Meteors enter our atmosphere on a regular basis. On a normal night you can typically see a few sporadic meteors per hour. They were brought back into the news and public spotlight this year due to a meteor crash in Chelyabinsk, Russia on 15th February in which up to 1200 people suffered injuries from flying glass and debris as windows exploded from the shockwave. The toll is believed to be the largest number of people ever injured by space debris.
The early hours of this morning should supposedly see the best viewings of the Eta Aquarids meteor shower. There are 9 major (Class 1) meteor showers each year.
So why am I blogging about this? Well, meteor activity makes for quite an interesting map subject. Meteors can theoretically fall anywhere but meteor strikes do appear to be most common across the USA.
There seems to be some confusion online as to whether the heat map above is of meteor activity (which may include numbers sighted) or as I think it is, meteor strikes, i.e. those recorded after impact with the ground. Carl Franzen (The Verge) seems to clarify this as the latter stating that ‘the map shows recorded points on Earth that have been struck by meteorites since 2,300BC.’ He also clarifies that it doesn’t include data for meteorites that haven’t left any evidence, landed in an ocean, or remain undiscovered.
I originally came across it on a Russian blog post but further research and a blog post by Gary Gale (co-director of HERE Maps by Nokia) led me to the map’s creator – Javier de la Torre, co-founder of CartoDB and Vizzuality.
De la Torre created the map using CartoDB’s mapping software, which relies on the crowdsourced OpenStreetMap for its base layer. The meteorite impact site data – 34,513 individual points of impact in total – came from the Meteoritical Society, an international non-profit scientific collaboration.
Web publication The Verge claims De la Torre created the map for the website of newspaper The Guardian, and that it only took him 30 minutes! However fellow blogger Daria Ilkina suggests that De la Torre may have been inspired by a map using the same data that already appeared on The Guardian’s website.
Either way, it really is a wonderful map but perhaps the confusion between articles on its content and reason for being highlights the need for a title and legend and/or an explanation. The original interactive version is on the CartoDB website. It is clear that the US for whatever reason appears to attract more meteors. Again it is not clear but I think the heat map is also displaying the debris falls, this would explain the lighter coloured, larger ‘perfect circles’.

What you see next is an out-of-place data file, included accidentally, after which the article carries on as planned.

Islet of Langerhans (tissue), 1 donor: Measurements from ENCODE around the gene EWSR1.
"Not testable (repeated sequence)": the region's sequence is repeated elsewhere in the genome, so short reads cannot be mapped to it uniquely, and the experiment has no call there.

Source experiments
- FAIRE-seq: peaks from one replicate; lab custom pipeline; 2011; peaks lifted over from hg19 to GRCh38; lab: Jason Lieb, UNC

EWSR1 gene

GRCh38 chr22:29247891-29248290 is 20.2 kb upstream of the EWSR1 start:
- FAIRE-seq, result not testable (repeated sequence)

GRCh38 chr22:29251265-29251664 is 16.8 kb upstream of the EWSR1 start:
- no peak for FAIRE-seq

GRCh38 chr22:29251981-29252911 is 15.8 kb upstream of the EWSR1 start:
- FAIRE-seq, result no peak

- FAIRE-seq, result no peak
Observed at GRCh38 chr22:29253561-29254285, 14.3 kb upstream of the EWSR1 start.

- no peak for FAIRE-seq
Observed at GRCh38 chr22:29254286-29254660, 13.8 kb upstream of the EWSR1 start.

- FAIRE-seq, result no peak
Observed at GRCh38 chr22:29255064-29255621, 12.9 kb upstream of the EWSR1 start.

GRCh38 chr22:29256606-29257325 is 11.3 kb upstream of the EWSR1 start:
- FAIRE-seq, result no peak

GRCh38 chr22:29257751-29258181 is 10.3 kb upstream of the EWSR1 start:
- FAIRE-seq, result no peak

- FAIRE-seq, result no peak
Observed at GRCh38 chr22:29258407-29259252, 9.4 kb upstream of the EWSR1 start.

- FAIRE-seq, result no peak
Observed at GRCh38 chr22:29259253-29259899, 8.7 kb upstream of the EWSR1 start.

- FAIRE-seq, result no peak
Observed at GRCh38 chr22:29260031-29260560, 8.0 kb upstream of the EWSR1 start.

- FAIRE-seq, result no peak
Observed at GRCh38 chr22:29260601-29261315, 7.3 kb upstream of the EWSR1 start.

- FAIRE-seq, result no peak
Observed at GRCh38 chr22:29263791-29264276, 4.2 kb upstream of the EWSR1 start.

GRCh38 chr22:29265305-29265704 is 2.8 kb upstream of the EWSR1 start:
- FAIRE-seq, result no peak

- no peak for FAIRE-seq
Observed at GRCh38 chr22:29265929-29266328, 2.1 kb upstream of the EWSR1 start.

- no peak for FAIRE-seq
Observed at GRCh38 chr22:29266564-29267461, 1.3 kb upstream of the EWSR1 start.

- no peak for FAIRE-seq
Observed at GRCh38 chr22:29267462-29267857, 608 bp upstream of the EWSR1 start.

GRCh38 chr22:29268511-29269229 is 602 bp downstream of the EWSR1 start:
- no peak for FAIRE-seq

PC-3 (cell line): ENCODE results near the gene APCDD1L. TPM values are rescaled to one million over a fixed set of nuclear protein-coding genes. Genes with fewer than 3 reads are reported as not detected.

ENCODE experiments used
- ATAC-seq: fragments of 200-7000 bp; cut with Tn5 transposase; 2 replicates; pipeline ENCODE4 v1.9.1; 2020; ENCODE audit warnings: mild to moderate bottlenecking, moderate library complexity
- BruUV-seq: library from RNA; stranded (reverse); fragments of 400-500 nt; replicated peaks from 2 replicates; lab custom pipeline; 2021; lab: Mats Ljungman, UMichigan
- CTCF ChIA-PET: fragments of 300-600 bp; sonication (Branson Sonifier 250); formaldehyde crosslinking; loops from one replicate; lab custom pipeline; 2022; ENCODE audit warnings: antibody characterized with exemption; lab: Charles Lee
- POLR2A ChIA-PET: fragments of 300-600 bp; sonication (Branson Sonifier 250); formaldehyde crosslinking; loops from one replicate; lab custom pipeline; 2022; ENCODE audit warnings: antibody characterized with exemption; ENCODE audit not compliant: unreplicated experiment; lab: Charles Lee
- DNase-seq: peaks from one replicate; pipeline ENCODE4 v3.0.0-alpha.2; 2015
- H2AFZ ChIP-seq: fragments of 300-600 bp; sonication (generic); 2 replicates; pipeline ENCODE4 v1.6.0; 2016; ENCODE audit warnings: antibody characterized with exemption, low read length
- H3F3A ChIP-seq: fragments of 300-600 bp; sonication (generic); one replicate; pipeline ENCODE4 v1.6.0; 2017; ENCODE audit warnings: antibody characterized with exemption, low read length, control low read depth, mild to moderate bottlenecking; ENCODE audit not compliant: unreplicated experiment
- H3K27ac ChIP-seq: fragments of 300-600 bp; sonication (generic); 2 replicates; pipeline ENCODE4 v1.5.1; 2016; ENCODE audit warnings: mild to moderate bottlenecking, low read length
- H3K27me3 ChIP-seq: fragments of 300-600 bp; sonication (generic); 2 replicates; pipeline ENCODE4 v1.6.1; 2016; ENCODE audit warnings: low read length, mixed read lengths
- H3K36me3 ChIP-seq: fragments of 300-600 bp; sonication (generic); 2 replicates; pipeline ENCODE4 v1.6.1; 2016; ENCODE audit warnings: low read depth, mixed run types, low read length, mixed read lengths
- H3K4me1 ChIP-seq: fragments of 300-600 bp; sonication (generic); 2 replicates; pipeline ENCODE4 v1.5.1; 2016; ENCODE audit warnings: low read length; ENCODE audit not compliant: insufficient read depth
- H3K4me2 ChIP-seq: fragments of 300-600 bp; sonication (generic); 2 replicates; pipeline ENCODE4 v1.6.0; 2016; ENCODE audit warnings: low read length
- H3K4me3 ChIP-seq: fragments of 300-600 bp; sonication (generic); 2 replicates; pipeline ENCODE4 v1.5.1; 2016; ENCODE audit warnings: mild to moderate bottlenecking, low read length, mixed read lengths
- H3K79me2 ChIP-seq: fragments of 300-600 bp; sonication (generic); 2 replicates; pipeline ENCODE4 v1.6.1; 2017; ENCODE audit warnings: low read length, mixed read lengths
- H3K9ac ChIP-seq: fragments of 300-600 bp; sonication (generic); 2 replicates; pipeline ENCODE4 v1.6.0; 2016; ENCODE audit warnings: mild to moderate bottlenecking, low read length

The next map, of which the origins are unknown, shows the masses of fallen meteorites:
The next map, which is a more ‘zoomed in’ view of De la Torre’s CartoDB-based interactive map, highlights meteor strikes across the UK and North Western Europe:
Meteorwatch have a live meteor map (above) using tweeted sightings over Google Maps imagery. Unfortunately there is little further information.
The American Meteor Society encourages people in the US to notify them of meteor fireballs, a far rarer occurance than regular meteor dust particles. They have kept records of the past eight years of activity and in February produced the fireball sightings map below:
Perhaps it is the astronomer in them, but it seems that for such organisations, plotting such events on a satellite image seems to be the overwhelming trend. Whilst useful it seems a shame the 8 years of data cannot be presented in the form of a proper map. The topic lends itself so well to a good cartographic creation.
Some enthusiasts even try to map the position of the radiants – the position in the sky where the majority of meteors in a shower appear to originate from – for meteor shower watchers. As a cartographer of the land and occasionally the sea, I don’t really have any expertise in the field of sky mapping so I shall refrain from any critiquing!
In the past year or two, there seems to have been a trend in American static web cartography for showing areas of coverage as 3-dimensional almost fluid-like polygons. The next map example is typical of this trend. Love it or hate it the map shows the viewing conditions across America for last month’s Lyrid meteor shower as part of an online weather forecast.
This really is a fascinating subject, all of the data is out there, so perhaps more cartographers can follow Javier’s lead and turn it into beautiful maps.
For those of you having trouble sleeping, meteors can be seen with the naked eye and NASA have the following advice:
‘Lie flat on your back on a blanket, lawn, chair or sleeping bag and look up, taking in as much of the sky as possible. After about 30 minutes in the dark, your eyes will adapt and you will begin to see meteors. Be patient – the show will last until dawn, so you have plenty of time to catch a glimpse.’